Fatty acyl benzamido antibacterials based on inhibition of DnaK-catalyzed protein folding.
ABSTRACT We have reported that the hsp70 chaperone DnaK from Escherichia coli might assist protein folding by catalyzing the cis/trans isomerization of secondary amide peptide bonds in unfolded or partially folded proteins. In this study a series of fatty acylated benzamido inhibitors of the cis/trans isomerase activity of DnaK was developed and tested for antibacterial effects in E. coli MC4100 cells. N(alpha)-[Tetradecanoyl-(4-aminomethylbenzoyl)]-l-asparagine is the most effective antibacterial with a minimal inhibitory concentration of 100 +/- 20 microg/ml. The compounds were shown to compete with fluorophore-labeled sigma(32)-derived peptide for the peptide binding site of DnaK and to increase the fraction of aggregated proteins in heat-shocked bacteria. Despite its inability to serve as a folding helper in vivo a DnaK-inhibitor complex was still able to sequester an unfolded protein in vitro. Structure activity relationships revealed a distinct dependence of DnaK-assisted refolding of luciferase on the fatty acyl chain length, whereas the minimal inhibitory concentration was most sensitive to the structural nature of the benzamido core. We conclude that the isomerase activity of DnaK is a major survival factor in the heat shock response of bacteria and that small molecule inhibitors can lead to functional inactivation of DnaK and thus will display antibacterial activity.
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ABSTRACT: The molecular chaperone, heat shock protein 70 (Hsp70), acts at multiple steps in a protein's life cycle, including during the processes of folding, trafficking, remodeling and degradation. To accomplish these various tasks, the activity of Hsp70 is shaped by a host of co-chaperones, which bind to the core chaperone and influence its functions. Genetic studies have strongly linked Hsp70 and its co-chaperones to numerous diseases, including cancer, neurodegeneration and microbial pathogenesis, yet the potential of this chaperone as a therapeutic target remains largely underexplored. Here, we review the current state of Hsp70 as a drug target, with a special emphasis on the important challenges and opportunities imposed by its co-chaperones, protein-protein interactions and allostery.Current topics in medicinal chemistry 10/2009; 9(15):1337-51. · 4.47 Impact Factor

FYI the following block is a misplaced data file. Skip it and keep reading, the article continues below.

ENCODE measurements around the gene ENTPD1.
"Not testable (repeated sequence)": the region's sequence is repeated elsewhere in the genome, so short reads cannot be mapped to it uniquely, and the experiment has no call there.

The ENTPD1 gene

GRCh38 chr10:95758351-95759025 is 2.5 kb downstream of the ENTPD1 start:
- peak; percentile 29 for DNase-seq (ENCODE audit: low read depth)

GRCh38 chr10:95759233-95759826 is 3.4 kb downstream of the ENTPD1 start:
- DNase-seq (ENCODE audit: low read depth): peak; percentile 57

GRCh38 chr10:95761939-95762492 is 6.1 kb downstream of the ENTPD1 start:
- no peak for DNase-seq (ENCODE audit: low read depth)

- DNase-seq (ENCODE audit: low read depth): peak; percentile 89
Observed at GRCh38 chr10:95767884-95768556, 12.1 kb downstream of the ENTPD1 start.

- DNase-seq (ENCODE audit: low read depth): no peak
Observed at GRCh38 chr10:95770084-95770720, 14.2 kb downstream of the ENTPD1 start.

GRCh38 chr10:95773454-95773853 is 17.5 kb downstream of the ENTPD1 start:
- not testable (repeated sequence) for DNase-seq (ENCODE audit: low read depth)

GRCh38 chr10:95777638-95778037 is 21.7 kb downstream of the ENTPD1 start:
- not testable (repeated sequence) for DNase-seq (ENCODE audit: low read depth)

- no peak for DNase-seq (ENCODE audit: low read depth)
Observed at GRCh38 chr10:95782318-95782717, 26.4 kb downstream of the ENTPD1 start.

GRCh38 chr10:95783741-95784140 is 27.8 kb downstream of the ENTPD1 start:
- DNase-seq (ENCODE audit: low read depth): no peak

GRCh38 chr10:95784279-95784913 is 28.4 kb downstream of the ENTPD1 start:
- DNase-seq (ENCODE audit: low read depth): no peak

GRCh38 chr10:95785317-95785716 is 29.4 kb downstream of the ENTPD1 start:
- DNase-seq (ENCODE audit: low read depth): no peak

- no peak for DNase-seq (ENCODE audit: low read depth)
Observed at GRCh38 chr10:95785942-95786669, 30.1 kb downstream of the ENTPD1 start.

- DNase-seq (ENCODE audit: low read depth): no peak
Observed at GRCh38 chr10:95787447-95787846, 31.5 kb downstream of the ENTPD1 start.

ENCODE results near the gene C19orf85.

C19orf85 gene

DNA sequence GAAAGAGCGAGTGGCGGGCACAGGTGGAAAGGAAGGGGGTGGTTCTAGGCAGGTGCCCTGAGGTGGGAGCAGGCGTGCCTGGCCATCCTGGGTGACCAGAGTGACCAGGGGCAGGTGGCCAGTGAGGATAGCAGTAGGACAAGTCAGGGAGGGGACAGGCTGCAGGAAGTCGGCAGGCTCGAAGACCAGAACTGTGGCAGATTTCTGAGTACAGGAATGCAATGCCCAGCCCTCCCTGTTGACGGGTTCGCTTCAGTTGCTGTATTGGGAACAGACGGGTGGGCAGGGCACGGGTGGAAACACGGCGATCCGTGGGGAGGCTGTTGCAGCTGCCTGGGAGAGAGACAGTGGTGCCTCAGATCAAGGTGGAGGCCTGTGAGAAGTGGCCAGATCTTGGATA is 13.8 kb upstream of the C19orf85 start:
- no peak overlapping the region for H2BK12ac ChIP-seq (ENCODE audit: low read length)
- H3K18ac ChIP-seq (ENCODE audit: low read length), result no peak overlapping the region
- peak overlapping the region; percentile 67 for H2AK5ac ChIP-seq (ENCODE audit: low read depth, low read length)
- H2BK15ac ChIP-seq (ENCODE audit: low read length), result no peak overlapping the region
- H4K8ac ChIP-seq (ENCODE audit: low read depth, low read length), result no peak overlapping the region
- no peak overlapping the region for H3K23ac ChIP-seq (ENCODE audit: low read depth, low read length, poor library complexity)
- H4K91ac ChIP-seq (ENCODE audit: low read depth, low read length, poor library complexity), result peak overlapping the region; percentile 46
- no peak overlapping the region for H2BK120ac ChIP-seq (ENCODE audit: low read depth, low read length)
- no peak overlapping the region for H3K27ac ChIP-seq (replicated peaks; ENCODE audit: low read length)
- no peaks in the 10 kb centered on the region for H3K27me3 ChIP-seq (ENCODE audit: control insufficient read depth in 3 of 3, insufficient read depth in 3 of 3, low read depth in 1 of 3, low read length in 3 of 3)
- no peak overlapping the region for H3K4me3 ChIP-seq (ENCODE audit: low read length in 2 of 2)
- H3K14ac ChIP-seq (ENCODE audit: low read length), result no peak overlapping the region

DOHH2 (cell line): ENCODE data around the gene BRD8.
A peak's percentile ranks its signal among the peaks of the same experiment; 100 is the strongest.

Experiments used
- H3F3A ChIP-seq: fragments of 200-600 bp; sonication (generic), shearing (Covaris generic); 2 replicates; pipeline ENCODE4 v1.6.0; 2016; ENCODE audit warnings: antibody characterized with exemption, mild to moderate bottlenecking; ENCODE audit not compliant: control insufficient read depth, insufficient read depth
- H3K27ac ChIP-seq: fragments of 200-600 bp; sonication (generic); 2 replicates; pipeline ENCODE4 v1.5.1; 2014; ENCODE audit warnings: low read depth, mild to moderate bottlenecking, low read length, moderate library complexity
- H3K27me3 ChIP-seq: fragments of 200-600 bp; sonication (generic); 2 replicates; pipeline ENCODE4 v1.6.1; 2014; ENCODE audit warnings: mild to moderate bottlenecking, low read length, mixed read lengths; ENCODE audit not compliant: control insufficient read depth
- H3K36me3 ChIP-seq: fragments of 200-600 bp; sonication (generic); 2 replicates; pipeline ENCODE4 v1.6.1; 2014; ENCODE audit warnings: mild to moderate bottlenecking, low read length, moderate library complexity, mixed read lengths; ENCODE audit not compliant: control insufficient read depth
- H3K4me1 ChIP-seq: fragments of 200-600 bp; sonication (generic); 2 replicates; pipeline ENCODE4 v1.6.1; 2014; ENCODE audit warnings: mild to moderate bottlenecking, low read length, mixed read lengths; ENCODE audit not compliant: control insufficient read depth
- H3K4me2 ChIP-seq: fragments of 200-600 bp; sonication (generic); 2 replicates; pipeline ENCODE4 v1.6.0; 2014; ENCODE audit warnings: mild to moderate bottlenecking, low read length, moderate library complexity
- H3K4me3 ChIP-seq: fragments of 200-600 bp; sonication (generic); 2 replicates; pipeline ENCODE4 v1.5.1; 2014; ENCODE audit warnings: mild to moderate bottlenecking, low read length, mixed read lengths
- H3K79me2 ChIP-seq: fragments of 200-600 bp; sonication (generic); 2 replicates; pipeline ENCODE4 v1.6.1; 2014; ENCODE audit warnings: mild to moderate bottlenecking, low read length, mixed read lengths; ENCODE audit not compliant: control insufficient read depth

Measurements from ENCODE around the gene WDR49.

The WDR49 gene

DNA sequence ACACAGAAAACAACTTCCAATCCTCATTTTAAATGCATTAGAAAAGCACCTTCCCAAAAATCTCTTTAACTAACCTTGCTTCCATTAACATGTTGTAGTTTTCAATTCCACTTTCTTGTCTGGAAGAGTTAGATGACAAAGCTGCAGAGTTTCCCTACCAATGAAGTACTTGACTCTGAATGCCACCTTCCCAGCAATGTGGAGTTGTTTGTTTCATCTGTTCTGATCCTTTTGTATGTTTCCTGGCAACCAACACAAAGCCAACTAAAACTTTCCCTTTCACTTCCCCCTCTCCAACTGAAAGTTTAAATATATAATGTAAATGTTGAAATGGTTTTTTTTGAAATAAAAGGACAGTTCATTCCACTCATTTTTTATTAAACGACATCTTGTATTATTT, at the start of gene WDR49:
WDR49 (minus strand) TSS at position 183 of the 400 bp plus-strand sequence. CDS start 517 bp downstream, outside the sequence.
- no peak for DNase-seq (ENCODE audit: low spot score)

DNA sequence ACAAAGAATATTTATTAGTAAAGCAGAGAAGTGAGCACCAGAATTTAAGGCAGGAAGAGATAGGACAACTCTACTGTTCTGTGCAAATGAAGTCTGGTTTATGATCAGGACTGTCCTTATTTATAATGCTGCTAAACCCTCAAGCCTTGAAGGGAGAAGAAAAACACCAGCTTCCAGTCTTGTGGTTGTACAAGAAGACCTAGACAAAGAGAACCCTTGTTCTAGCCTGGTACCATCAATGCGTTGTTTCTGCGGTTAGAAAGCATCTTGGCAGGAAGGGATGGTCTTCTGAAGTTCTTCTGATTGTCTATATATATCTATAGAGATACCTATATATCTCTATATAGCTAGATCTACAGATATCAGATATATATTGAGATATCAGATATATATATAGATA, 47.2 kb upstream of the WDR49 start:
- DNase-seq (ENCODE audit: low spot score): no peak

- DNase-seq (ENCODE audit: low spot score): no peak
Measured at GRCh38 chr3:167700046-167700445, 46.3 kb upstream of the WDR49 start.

Article: Mining mammalian genomes for folding competent proteins using Tat-dependent genetic selection in Escherichia coli.[show abstract] [hide abstract]
ABSTRACT: Recombinant expression of eukaryotic proteins in Escherichia coli is often limited by poor folding and solubility. To address this problem, we employed a recently developed genetic selection for protein folding and solubility based on the bacterial twin-arginine translocation (Tat) pathway to rapidly identify properly folded recombinant proteins or soluble protein domains of mammalian origin. The coding sequences for 29 different mammalian polypeptides were cloned as sandwich fusions between an N-terminal Tat export signal and a C-terminal selectable marker, namely beta-lactamase. Hence, expression of the selectable marker and survival on selective media was linked to Tat export of the target mammalian protein. Since the folding quality control feature of the Tat pathway prevents export of misfolded proteins, only correctly folded fusion proteins reached the periplasm and conferred cell survival. In general, the ability to confer growth was found to relate closely to the solubility profile and molecular weight of the protein, although other features such as number of contiguous hydrophobic amino acids and cysteine content may also be important. These results highlight the capacity of Tat selection to reveal the folding potential of mammalian proteins and protein domains without the need for structural or functional information about the target protein.Protein Science 10/2009; 18(12):2537-49. · 2.80 Impact Factor
Journal of Medicinal Chemistry 03/2010; 53(12):4585-602. · 4.80 Impact Factor